Jacob d’Ancona (a real person or a fictional character)

Timeline of New Zealand & its human rights record

Doing a Google search on Murray Darroch

A collection of texts from the Holy Koran and the Holy Bible for each day of the month

Doing a Google search on Murray Darroch

There are two people with the name "Murray Darroch" who live in New Zealand. One of them lives in Northland and has an interest in horses and rodeos, and may possibly have been involved in a land dispute. I am not that other Murray Darroch.

If you do a Google Search on the Murray Darroch that is me, those references to me fall into two categories.

Firstly, on the web there are references to me and my work and career as a New Zealand Government public servant.

Included are references to the fact that in the 1990s I co-authored a book along with Tony Dench, which was entitled "A Constructive Guide to the New Zealand Building Act 1991". That book was published by CCH - a publisher of legal books which was based in Auckland. At that time the Department of Internal Affairs had responsibility for the Building Act 1991, but it did not have responsibility for either the New Zealand Building Code or the Approved Documents that were issued by the Building Industry Authority. (The "Approved Documents" were specifications that referred to the actual building standards).

At that time in the early 1990s New Zealand was the victim of a particular type of public sector management ideology that insisted on a strict separation between public sector policy and public sector regulatory functions. The area of building controls was the one area in the early 1990s in the New Zealand public sector where this division was taken to its extreme conclusion. Even in the early 1990s there was unease in the Department of Internal Affairs about whether this might work. This led to concerns the Building Industry Authority would find ways to misrepresent the actual overall intent and purpose of the Building Act 1991 and that the Department would be helpless to prevent this.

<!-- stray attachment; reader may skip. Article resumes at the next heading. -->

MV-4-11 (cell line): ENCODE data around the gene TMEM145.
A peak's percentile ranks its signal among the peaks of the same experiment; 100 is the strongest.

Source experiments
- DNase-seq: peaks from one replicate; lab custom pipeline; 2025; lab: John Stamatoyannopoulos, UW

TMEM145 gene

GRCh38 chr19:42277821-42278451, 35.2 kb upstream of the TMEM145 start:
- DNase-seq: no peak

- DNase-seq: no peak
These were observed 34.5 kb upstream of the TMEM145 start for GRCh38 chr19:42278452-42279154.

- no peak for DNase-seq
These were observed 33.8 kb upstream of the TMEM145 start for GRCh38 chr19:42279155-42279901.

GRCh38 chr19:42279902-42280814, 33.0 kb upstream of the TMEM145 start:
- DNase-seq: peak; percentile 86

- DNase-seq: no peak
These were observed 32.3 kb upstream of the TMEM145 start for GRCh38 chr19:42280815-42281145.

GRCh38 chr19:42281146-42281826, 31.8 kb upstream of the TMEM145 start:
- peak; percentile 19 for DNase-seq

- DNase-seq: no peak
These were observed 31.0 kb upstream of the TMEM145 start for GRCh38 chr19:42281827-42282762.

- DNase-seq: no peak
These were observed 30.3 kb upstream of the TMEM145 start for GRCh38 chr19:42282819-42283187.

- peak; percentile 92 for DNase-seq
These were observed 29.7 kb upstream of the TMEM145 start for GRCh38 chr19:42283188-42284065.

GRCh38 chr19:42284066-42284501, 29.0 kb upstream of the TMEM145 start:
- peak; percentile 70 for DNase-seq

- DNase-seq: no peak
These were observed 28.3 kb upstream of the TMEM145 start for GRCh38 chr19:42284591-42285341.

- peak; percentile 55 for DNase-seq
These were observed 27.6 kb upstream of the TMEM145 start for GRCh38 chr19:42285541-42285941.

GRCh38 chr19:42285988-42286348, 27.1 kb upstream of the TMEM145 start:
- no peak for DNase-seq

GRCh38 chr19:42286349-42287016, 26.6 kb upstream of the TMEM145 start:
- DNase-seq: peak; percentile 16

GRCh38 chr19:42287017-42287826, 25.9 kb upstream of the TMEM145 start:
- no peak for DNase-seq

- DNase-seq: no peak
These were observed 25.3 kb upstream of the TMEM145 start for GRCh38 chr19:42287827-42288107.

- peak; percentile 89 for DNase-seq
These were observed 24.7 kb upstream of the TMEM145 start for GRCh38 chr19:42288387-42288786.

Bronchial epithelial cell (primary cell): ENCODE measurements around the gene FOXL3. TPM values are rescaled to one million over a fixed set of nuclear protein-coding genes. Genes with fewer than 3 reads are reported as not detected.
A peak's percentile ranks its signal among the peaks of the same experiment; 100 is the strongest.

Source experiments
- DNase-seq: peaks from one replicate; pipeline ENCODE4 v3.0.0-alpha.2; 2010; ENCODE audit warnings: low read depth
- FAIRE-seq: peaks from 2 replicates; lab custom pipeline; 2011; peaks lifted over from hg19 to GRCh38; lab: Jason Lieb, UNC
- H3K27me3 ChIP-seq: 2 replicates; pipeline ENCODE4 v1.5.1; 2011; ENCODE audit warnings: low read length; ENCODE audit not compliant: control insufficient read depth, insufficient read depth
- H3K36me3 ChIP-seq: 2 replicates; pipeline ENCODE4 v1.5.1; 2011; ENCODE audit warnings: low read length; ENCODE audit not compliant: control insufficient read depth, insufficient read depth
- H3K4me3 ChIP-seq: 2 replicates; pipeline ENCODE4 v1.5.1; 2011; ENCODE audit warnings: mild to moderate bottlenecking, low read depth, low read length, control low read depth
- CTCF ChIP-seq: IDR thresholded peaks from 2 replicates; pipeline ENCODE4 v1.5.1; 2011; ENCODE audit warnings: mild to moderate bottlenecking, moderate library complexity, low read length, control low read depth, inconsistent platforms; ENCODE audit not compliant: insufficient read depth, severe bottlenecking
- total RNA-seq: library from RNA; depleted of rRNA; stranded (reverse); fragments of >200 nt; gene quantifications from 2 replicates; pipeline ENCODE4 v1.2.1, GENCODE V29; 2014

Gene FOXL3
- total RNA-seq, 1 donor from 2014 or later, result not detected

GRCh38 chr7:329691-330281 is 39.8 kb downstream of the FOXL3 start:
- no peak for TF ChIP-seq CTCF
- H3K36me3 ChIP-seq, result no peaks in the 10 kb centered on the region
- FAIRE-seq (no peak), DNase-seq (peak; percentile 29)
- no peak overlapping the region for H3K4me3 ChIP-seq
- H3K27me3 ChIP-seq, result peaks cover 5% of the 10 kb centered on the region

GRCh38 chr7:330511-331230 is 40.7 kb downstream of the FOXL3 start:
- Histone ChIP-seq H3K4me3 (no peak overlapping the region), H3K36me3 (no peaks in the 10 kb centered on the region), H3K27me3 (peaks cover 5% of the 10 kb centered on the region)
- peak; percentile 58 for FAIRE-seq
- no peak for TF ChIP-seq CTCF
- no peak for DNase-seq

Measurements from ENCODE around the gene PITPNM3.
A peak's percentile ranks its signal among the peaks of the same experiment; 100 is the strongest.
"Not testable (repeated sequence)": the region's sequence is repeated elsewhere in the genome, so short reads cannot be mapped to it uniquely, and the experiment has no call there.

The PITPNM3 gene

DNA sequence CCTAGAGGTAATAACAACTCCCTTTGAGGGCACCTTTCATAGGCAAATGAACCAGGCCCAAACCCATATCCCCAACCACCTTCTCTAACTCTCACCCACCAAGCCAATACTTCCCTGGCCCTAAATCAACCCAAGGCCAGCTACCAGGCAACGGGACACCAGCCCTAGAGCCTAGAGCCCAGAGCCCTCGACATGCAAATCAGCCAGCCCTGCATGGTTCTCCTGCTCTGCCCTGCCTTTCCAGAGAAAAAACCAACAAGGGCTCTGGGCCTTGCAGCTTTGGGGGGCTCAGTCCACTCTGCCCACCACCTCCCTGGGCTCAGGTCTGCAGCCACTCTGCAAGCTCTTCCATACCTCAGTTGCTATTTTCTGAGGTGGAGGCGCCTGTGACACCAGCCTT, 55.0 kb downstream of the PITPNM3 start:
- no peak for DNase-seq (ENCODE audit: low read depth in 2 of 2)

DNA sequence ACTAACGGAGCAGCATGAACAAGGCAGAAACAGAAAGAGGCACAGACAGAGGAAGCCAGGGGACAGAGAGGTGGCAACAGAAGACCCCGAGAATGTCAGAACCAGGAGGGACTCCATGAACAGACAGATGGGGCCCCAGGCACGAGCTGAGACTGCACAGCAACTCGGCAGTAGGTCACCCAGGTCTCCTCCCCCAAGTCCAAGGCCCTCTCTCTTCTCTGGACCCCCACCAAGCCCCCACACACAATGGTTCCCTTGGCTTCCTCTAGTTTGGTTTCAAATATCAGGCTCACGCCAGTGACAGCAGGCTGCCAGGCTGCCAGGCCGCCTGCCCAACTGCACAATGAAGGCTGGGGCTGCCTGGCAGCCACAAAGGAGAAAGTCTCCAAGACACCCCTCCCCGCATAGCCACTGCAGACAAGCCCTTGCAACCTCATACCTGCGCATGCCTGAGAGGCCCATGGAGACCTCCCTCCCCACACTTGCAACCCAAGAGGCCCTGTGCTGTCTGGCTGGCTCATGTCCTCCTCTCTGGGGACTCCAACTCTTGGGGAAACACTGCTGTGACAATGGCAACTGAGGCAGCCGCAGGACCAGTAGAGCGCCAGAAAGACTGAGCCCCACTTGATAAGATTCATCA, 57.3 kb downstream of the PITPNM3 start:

My responsibility in the Department of Internal Affairs in the early 1990s therefore included trying to make sure the overall intent and purpose of the Building Act 1991 was properly understood - not withstanding any efforts by the Building Industry Authority to the contrary.

In December 1997 I left the Department of Internal Affairs and in January 1998 I went on a two year contract to work for the New Zealand Fire Service Commission. Subsequently I worked for nearly ten years for the Ministry of Health.

Although the Building Act 1991 has since been superceeded by the Building Act 2004, the book entitled "A Constructive Guide to the New Zealand Building Act 1991" is still the definitive text on its overall intent and purpose.

Secondly, on the web there are references to two of the publications I wrote and which were published during the time I was a Christian. (As mentioned on the main page of this website, I am no longer a Christian although I am still a believer in the one true God.).

One was an essay in Christian theology , and the other was a book primarily written for Catholics.

The essay was entitled "The Conception and Unborn Life of Christ as a theme for Christian Worship". It was published January 1985 in the Evangelical Review of Theology Volume 9, Issue No 1 page 60 to 69, published by Paternoster Press on behalf of the World Evangelical Fellowship Theological Commission. The reference is ISSN: 0144-8153. This theological journal is no longer published, but there is now a website with all the essays from that Journal.

The book was entitled "Everything you ever wanted to know about Protestants but never knew who to ask". It was published by Catholic Supplies NZ in 1984, and it carried forewords by a prominent New Zealand Presbyterian scholar and one of the New Zealand Catholic bishops. Second-hand copies can still be purchased over the web from at least one New Zealand bookshop.

Although the book is out of date, it still provides an interesting insight into the harmony that existed between different Christian Churches in New Zealand in the 1980s.

That harmony still exists and is an important feature of religious life in New Zealand.